OT: Ezekiel 31:1-32:32
Ezekiel's prophecies against Egypt continue today with three new installments. I thought it was interesting that the second one was called a lament (32:2), and in the third one, God instructs Ezekiel to "wail for the hordes of Egypt." All this destruction, though from God, is portrayed as a tragedy. In the first prophecy (chapter 31), a lot is made of Egypt's grandeur, and it would seem that the tragedy of this great kingdom was that they put themselves above God. In verse 10, God says, "Because it towered on high, lifting its top above the thick foliage, and because it was proud of its height, I handed it over to the ruler of the nations, for him to deal with according to its wickedness" (10-11). In chapter 32, its fate is compared to that of Assyria, another grand nation that apparently got too big for its britches.
Another interesting fact that the last prophecy brings up is the terror that Egypt and Assyria caused (32:23, 24, 25, 26, 27). Several of these verses seem to indicate that their terror-spreading is one of the factors that led to their punishment. For example, verse 25 says, "Because their terror had spread in the land of the living, they bear their shame with those who go down to the pit; they are laid among the slain." But then, verse 32 brings up a point that had already occurred to me, namely that God "had [Pharoah] spread terror int he land of the living." So I'm not sure if the terror-spreading is listed as a reason or as an irony. There's more going on in this section--several different refrains, and a particularly enigmatic verse 32:31--but I don't have the mental energy or the insight to explore right now.
NT: Hebrews 12:14-29
This section contrasts the old and new covenants in ways that are alternately comforting and challenging. Verses 18-24 are comforting b/c they contrast the fear and mystery that surrounded God in the old covenant with the joy and accessibility that are characteristic of Him in the new covenant. To make this point, the Hebrew author contrasts the stormy and stern Mt. Sinai with the joyful and crowded Mt. Zion.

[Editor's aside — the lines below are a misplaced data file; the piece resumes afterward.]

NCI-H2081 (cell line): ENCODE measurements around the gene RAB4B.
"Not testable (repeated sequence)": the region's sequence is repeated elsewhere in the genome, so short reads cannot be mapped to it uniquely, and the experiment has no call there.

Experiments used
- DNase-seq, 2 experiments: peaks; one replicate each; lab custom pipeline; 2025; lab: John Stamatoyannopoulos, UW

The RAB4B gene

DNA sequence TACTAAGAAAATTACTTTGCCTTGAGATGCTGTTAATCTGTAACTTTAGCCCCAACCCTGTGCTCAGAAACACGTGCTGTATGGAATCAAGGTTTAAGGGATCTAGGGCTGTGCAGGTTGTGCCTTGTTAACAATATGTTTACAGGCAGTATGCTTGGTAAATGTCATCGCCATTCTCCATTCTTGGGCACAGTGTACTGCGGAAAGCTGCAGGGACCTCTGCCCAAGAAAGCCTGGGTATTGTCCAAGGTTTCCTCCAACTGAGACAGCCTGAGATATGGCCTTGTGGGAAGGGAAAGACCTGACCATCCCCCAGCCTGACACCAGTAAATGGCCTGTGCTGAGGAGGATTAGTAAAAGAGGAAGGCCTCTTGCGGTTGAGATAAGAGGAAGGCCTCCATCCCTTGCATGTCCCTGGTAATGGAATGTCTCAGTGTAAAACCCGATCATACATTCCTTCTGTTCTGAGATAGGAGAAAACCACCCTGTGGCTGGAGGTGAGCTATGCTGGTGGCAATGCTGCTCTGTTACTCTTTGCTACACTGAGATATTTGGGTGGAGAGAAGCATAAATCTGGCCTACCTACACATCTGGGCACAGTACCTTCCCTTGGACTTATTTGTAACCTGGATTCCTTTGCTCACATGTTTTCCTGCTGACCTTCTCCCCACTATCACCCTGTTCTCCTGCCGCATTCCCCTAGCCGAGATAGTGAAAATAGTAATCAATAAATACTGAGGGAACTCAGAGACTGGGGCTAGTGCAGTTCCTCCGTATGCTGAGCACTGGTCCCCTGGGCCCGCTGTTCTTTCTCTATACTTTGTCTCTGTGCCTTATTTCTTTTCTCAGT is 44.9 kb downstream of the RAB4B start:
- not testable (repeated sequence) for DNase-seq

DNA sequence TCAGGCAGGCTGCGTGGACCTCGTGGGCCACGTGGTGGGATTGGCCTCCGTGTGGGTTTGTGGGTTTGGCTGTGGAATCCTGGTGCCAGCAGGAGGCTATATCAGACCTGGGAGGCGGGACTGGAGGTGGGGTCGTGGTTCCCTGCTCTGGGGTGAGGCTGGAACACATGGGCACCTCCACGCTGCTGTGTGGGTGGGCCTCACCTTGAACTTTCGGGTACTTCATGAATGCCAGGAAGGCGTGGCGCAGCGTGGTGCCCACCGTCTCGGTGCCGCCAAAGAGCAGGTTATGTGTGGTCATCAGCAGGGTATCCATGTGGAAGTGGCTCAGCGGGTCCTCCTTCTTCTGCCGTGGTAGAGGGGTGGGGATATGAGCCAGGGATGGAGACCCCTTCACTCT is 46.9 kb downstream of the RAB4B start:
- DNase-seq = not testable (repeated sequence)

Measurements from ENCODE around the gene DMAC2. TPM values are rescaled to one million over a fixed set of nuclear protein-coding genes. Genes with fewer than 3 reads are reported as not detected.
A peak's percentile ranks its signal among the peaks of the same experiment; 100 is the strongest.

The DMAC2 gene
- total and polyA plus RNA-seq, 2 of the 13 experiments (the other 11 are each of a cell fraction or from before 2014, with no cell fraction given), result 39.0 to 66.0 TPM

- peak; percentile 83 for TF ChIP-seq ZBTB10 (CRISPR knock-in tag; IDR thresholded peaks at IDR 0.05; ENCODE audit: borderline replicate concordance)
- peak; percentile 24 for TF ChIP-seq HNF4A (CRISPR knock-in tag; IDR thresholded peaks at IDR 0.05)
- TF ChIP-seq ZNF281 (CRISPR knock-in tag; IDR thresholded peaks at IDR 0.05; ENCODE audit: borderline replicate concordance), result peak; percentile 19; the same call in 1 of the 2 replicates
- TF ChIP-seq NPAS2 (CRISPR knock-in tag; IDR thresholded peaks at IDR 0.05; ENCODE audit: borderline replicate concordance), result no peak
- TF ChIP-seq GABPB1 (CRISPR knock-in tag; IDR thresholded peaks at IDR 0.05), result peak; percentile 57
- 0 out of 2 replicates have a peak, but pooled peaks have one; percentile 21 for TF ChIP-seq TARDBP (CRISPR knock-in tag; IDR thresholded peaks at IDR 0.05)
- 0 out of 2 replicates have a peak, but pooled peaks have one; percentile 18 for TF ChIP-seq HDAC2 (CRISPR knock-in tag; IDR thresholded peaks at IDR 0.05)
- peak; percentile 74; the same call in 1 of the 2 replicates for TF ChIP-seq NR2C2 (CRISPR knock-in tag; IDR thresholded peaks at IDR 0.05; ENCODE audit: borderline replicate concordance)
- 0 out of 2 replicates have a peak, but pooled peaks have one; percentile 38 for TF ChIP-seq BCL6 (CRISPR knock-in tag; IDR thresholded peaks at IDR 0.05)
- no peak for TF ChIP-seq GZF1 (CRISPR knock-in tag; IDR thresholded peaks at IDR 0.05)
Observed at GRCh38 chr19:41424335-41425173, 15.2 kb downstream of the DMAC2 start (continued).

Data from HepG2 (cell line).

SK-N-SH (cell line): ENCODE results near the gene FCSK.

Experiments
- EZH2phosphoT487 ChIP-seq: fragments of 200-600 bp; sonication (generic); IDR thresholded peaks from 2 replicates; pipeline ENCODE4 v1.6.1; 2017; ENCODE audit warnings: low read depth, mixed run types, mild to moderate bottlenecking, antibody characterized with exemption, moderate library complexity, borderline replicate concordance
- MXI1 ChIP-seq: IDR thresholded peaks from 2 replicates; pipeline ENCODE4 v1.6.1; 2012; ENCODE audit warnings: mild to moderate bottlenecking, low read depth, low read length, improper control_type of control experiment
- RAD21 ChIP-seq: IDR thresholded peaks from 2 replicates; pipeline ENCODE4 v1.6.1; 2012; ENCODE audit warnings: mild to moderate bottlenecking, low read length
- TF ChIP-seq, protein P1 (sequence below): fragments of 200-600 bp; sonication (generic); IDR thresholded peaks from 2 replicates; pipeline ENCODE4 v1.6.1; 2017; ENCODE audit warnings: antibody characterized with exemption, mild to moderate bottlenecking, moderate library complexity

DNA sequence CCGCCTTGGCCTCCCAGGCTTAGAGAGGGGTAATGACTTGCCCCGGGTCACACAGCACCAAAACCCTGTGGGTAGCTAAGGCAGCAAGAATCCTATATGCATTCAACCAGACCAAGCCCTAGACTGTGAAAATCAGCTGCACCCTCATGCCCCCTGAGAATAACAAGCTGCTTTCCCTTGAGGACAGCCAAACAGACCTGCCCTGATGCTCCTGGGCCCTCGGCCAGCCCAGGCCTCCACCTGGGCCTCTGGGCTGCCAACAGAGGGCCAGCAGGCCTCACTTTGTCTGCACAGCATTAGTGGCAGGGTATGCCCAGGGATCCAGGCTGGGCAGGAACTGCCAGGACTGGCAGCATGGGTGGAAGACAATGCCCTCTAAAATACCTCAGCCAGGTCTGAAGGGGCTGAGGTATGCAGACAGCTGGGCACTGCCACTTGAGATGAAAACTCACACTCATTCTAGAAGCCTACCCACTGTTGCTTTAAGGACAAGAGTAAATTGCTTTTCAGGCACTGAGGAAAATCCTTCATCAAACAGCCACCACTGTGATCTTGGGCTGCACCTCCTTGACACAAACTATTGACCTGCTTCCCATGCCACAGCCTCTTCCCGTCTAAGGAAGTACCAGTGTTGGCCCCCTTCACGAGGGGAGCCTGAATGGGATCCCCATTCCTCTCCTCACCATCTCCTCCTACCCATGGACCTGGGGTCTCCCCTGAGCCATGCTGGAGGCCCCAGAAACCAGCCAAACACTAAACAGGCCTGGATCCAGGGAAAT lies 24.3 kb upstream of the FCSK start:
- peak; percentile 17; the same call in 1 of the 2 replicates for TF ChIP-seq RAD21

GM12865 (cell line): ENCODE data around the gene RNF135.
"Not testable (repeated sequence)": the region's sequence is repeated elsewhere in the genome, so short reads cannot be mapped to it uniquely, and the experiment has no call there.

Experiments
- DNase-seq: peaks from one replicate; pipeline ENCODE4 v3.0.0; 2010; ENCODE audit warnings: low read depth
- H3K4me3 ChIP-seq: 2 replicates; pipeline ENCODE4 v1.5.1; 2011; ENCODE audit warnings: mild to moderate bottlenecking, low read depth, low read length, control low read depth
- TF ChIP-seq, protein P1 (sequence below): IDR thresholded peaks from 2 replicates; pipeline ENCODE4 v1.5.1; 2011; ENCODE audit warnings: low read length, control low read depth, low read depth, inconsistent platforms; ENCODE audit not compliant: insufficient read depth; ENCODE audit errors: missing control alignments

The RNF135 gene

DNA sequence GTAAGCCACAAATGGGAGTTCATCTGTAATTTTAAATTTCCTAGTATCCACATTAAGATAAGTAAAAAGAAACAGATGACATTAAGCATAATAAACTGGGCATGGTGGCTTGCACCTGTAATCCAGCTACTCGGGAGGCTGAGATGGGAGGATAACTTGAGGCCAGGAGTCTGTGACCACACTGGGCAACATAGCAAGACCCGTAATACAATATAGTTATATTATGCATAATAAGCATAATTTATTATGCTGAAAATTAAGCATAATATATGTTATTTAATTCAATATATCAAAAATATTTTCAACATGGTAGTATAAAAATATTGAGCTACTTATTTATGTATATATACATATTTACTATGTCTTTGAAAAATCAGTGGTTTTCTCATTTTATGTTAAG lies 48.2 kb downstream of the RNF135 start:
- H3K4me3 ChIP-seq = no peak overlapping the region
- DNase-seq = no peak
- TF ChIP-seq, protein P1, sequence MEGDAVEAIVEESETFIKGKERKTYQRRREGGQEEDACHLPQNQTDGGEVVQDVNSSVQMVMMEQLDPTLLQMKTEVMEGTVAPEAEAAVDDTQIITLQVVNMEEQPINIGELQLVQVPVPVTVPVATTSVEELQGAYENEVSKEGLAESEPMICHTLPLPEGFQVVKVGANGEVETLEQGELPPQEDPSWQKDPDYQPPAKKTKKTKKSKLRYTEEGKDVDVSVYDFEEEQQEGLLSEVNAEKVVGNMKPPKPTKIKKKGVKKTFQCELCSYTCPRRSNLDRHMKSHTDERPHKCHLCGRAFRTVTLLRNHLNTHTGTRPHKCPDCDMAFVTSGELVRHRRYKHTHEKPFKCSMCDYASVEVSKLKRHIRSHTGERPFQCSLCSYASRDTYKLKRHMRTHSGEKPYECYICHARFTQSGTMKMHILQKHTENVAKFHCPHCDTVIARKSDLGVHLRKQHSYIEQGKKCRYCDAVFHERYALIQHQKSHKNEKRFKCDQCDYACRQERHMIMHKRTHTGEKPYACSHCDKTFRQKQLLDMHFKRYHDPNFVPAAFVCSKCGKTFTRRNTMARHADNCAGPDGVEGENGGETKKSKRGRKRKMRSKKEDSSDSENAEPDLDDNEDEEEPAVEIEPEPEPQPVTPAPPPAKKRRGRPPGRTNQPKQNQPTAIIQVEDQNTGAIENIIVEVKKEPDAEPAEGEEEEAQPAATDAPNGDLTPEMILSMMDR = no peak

In verses 25-27, however, the writer points out that, given our immense accessibility to God, we have no excuse to turn our backs on Him. After all, "if they did not escape when they refused him who warned them on earth, how much less will we, if we turn away from him who warns us from heaven?" (25). I'm wondering if the person who "warned them on earth" was their particular priest and prophet, b/c the one who warns from heaven seems to be Jesus, who is specifically described in verse 24. Regardless, these verses definitely induce some fear of God, but in a good way.
I like the picture of God's kingdom in verse 28. It is called "a kingdom that cannot be shaken." As a person who craves stability, I love that image.
All I can say about these praise psalms was that I was really amused by the image of "mountains [that] skipped like rams" (14:4). I definitely pictured that one, and it made me smile.
Prov. 27: 18-20
You reap what you sow; your heart is the source of your identity; and your eyes are never satisfied.